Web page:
In order to maintain the characteristics of the valve-controlled system with fast response and high control accuracy, many researchers choose to add a proportional relief valve (PRV) on the original hydraulic system to achieve energy saving. PRV has the ability to adjust the supply pressure, which can reduce the throttle loss of the proportional directional valve (PDV). And the PDV is used to improve the position control accuracy of the hydraulic system [18]. An LQR controller and robust controller based on variable supply pressure control were presented to improve the system efficiency in [11, 18]. A nonlinear backstepping control algorithm was designed in the single-rod system with variable supply pressure for position tracking and energy saving [19]. In [20], a load-prediction method was proposed for a hydraulic actuated robot with variable supply pressure. The proposed load model achieved not only feedforward control on the motion demand but also energy saving on the energy demand. In [21], disturbance observer was introduced to improve tracking performance while achieving energy saving in a hydraulic servo system.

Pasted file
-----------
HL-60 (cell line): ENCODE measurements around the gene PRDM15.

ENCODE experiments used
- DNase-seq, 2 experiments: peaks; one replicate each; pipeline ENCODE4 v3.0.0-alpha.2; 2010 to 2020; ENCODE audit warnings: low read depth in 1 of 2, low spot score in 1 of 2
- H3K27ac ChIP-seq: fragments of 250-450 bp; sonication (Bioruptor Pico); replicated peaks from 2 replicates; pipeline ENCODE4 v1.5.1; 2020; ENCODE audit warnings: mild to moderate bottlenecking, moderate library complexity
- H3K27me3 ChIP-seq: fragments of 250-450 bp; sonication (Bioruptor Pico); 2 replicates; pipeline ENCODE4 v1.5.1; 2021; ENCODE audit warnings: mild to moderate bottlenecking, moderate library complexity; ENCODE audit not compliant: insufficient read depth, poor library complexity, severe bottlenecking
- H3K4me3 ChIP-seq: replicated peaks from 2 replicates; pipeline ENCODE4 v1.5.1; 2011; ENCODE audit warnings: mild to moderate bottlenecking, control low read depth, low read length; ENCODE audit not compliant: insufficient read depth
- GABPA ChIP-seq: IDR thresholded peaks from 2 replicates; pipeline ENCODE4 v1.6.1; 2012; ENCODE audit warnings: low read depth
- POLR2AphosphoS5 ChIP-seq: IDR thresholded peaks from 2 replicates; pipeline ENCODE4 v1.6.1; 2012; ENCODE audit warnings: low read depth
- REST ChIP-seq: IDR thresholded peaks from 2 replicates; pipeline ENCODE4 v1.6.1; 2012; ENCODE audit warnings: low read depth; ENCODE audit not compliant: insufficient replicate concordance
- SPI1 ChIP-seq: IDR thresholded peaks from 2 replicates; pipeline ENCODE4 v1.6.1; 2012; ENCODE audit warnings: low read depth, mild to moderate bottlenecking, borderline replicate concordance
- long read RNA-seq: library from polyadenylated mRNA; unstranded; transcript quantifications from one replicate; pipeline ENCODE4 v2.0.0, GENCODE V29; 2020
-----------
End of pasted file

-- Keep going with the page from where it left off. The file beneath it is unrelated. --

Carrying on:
In previous studies, most energy saving control method with variable supply pressure required speed, pressure, and even force sensors of the load for state feedback, but in many cases, only the output of the hydraulic system is measurable. Therefore, it is very meaningful to develop high performance output feedback control strategies [22]. In [23], a high gain observer was designed to estimate the states of double-rod hydraulic system, and a nonlinear output feedback controller based on passivity method was proposed. A nonlinear backstepping control method was presented to realize the position control of single-rod electrohydraulic actuator with a high gain state observer estimating the full states in [10]. And sliding mode control based on high observer was presented to track the desired force in [24] but the external disturbances in the hydraulic system were not considered in high gain observer design. Treating lumped disturbance of the established system model as a new state, extended state observer (ESO) was designed in [25]. Then the ESO was introduced into the electrohydraulic system for full-state observation to achieve high performance output feedback control [2628]. Besides, unknown dynamics estimator was designed and has been applied in many situations [2933]. Sliding mode observer [34, 35] and K-filter [36] were also introduced to estimate unmeasured states in hydraulic system.